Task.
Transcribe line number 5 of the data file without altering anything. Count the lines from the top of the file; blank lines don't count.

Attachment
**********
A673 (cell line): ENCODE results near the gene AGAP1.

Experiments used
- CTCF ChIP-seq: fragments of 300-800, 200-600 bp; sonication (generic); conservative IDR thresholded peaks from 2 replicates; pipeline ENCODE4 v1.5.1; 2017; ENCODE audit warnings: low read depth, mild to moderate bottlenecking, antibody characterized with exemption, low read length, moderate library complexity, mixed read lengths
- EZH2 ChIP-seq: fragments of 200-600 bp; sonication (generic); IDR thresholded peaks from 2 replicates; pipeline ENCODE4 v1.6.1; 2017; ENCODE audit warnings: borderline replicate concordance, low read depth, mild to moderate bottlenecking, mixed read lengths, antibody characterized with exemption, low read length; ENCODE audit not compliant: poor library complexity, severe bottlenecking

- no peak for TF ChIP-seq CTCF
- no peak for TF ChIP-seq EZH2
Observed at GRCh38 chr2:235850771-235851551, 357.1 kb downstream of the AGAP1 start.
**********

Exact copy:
- no peak for TF ChIP-seq CTCF